Malvern Daily Record

Bite back against Lyme disease Symptoms and triggers of rosacea


Among the tall grasses and wildflower­s that sprout each spring and summer lies a stealth predator just waiting for its chance at an easy meal. Ticks may be small in stature, but their impact on bite victims is potentiall­y significan­t. Preventing Lyme disease and other tickborne illnesses comes down to following some key steps.

• Learn how common Lyme disease is. Lyme disease affects an estimated 476,000 people each year in the United States alone, according to the Center for Disease Control and Prevention’s Division of Vector-borne Diseases. Lyme disease is most common in New England, the mid-atlantic states and the upper Midwest. Between 2009 and 2022, the Government of Canada reported 17,080 human cases of Lyme disease across Canada. However, instances of Lyme disease are likely underrepor­ted due to undiagnose­d cases.

• Know which ticks carry Lyme disease. The blacklegge­d deer tick and the Western black-legged tick carry the Lyme disease spirochete. The black-legged tick is native to the northeaste­rn, mid-atlantic and north-central U.S., while the western black-legged tick is found on the Pacific coast.

• Wear light-colored clothing outdoors. When traveling in areas where ticks reside, it is important to wear light-colored clothing. Long pants and tall socks, long-sleeved shirts, and hats also should be worn. It is easier to spot ticks on light-colored clothing, and covering up prevents ticks from gaining easy access to skin.

• Know where to expect ticks. John’s Hopkins Medicine says black-legged ticks live in moist and humid environmen­ts, particular­ly in and near wooded or grassy areas. Walking through leaves and bushes or through tall grasses can disturb ticks and enable them to jump onto people or pets. To avoid ticks, walk in the center of trails and avoid tall vegetation.

• Be mindful of pets. Even if you do not venture outdoors into tick-laden environmen­ts, your dog may. He or she can carry ticks into the house where they may end up on you or other family members. Prescripti­on tick repellent products are available from veterinari­ans, and there are topical solutions and collars that can keep ticks away.

• Remove ticks quickly and correctly. The CDC says if a tick is removed in less than 24 hours from when it first attached, the chances of getting Lyme disease is very small. Remove a tick with fine-tipped tweezers as soon as it is noticed, being cautious to remove all mouth parts. Try not to squeeze the tick, as it can regurgitat­e saliva and other fluids when squeezed.

• Repel ticks when possible. Create less favorable conditions for ticks. Use a product containing DEET or permethrin on clothing to repel ticks. Some people use chemical-control agents on their properties to reduce the number of ticks in the yard. Discourage deer from the property, as they can carry many ticks, by erecting fences and removing vegetation that deer eat.

Various strategies can help people reduce their risk for Lyme disease.

People go to great lengths when tending to their appearance. Many morning and nighttime routines involve measures to protect the skin, which is why it can be so frustratin­g when a condition like rosacea suddenly appears.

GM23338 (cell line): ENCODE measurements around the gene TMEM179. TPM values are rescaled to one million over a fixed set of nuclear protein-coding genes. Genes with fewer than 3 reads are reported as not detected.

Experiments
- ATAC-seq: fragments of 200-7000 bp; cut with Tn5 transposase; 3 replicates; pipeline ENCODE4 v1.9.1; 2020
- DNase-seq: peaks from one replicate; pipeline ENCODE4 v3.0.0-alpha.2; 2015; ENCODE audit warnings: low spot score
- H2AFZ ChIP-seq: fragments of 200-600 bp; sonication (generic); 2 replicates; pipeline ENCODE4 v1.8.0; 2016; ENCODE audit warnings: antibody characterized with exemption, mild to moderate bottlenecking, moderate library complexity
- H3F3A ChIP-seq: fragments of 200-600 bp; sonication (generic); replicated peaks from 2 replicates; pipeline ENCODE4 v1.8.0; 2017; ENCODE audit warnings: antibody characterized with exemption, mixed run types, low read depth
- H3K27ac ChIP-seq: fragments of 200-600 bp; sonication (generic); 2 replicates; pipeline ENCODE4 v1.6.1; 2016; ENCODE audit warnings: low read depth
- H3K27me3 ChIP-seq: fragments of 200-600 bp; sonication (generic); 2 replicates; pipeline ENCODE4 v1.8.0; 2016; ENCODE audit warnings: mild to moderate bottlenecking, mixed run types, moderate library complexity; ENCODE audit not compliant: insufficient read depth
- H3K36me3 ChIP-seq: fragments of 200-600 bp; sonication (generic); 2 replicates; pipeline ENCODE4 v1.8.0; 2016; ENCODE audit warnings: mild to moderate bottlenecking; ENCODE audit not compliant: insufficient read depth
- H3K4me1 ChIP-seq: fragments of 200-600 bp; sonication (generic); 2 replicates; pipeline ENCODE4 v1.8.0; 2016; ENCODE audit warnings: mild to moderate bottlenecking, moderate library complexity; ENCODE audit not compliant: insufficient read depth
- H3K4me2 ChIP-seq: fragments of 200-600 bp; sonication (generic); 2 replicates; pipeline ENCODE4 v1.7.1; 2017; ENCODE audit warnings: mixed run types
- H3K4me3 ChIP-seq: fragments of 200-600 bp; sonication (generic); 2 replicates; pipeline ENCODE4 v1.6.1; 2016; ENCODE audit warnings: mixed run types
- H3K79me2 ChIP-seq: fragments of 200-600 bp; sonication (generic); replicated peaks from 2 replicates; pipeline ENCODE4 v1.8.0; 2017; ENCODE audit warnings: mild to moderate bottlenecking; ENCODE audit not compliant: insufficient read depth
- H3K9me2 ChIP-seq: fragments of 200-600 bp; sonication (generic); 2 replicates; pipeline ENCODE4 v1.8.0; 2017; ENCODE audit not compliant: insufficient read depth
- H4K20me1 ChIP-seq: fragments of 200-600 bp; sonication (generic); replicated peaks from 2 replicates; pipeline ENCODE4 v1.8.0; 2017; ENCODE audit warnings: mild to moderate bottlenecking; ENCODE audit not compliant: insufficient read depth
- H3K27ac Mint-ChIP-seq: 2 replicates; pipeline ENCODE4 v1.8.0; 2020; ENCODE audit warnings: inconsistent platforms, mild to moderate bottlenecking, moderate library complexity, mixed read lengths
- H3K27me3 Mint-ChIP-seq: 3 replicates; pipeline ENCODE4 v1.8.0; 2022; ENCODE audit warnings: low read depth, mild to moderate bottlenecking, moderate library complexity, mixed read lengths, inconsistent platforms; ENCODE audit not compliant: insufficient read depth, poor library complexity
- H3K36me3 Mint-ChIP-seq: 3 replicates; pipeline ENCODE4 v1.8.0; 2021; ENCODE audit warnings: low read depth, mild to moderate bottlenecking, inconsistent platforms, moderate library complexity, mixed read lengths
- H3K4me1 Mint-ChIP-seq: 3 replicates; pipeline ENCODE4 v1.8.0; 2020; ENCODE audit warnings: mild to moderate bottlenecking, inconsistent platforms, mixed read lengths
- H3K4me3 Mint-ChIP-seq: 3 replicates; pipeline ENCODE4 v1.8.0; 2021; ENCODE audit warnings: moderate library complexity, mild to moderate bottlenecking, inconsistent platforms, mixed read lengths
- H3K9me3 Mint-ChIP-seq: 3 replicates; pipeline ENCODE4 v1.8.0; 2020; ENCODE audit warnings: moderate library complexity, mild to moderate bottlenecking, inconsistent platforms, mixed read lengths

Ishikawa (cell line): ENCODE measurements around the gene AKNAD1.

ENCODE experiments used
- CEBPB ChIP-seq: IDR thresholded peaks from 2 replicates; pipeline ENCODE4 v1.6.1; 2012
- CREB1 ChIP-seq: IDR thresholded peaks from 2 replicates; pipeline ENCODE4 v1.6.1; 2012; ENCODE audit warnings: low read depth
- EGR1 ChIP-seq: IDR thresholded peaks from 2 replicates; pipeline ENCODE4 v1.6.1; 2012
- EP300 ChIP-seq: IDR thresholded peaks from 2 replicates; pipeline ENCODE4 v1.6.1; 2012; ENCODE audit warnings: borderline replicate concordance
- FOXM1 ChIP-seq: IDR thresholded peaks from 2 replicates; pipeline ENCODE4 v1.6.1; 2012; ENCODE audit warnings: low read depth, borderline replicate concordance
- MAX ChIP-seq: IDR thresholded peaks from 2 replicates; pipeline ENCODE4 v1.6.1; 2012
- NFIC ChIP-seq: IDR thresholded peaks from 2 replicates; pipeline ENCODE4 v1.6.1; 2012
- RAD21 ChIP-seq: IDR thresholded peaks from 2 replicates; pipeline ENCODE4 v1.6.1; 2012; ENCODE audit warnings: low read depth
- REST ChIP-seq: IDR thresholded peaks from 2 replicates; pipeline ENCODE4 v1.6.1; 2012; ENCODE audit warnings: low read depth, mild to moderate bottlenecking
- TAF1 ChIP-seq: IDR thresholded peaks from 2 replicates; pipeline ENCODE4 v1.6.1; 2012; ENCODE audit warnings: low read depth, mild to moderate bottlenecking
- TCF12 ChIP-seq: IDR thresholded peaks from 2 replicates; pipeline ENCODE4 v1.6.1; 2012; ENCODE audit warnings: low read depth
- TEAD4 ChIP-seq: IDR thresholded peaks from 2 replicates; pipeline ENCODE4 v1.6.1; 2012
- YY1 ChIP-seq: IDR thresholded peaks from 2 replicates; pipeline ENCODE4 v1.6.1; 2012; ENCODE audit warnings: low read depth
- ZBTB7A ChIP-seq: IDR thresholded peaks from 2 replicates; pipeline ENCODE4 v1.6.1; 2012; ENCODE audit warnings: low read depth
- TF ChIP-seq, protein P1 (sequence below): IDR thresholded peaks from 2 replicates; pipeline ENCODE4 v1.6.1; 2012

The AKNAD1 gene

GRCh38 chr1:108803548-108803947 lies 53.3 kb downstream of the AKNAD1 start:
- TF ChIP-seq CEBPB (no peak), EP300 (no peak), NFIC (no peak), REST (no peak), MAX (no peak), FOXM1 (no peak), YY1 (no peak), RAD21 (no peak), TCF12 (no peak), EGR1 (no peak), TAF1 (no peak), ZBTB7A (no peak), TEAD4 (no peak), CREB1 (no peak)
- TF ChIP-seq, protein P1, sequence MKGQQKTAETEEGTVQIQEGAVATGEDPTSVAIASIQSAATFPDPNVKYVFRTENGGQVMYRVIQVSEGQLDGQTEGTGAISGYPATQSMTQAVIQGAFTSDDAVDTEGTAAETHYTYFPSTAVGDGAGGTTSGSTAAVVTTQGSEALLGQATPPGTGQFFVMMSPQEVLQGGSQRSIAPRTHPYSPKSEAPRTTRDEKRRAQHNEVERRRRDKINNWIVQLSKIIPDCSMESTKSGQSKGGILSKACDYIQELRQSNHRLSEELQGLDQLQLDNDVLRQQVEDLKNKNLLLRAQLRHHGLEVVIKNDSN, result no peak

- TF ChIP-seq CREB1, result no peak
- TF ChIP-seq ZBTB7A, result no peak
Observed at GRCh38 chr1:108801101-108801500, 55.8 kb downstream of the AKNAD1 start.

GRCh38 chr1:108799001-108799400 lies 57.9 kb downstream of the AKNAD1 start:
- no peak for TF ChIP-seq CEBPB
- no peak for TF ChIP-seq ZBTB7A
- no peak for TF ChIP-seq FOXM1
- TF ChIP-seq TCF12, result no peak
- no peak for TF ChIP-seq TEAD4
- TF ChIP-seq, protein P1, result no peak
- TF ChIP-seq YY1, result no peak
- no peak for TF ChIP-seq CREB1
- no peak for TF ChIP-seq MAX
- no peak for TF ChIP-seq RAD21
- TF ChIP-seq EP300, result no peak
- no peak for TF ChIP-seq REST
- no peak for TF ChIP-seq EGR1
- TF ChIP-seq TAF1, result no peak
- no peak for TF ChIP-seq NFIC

The American Academy of Dermatolog­y notes that rosacea is a common skin disease that typically begins with a tendency to blush or flush more easily than other people. Over the years, many notable public figures have had rosacea, including former American president Bill Clinton and the late Diana, Princess of Wales.

Rosacea can cause a number of symptoms, and recognizin­g those symptoms and what might be causing them can help people overcome the condition. Symptoms of rosacea The AAD notes that there are so many signs and symptoms of rosacea that scientists ultimately categorize­d them by four subtypes.

• Subtype 1: Subtype 1 is characteri­zed by facial redness, flushing and visible broken blood vessels, sometimes referred to as “spider veins.”

• Subtype 2: This subtype is marked by acne-like breakouts, usually where the skin is very red. These breakouts tend to come and go. People with subtype 2 rosacea may experience oily skin and also suffer from spider veins. Raised patches of skin known as plaques also may be present.

Skin may sting and burn for individual­s with subtypes 1 or 2. In addition, very sensitive skin is hallmark of both subtypes.

• Subtype 3: The AAD notes the rarity of subtype 3, which is characteri­zed by thickening skin. Subtype 3 is often preceded by another subtype. Bumpy texture to the skin, thickening skin on the nose, visible broken blood vessels, and large pores also are symptomati­c of subtype 3.

• Subtype 4: Subtype 4 occurs when people get rosacea in their eyes. In such instances, the eyes may exhibit one or more of many symptoms, including a watery or bloodshot appearance; a gritty feeling which makes affected persons feel as though they have sand in their eyes; burning or stinging eyes; very dry eyes; itchy eyes; sensitivit­y to light; and visible broken blood vessels on an eyelid. Triggers of rosacea The AAD indicates that the skin is so sensitive that many things can contribute to rosacea. That’s why it’s so important that individual­s and their skin doctors determine what may trigger their rosacea to flare up. Common triggers include sunlight, hairspray, heat, stress, alcohol, and spicy foods. In addition, the AAD notes that wind and cold, certain medication­s, exercise, and some makeup have been identified as rosacea triggers.

Rosacea is a common skin disease that can be painful but also manageable. More informatio­n about rosacea is available at

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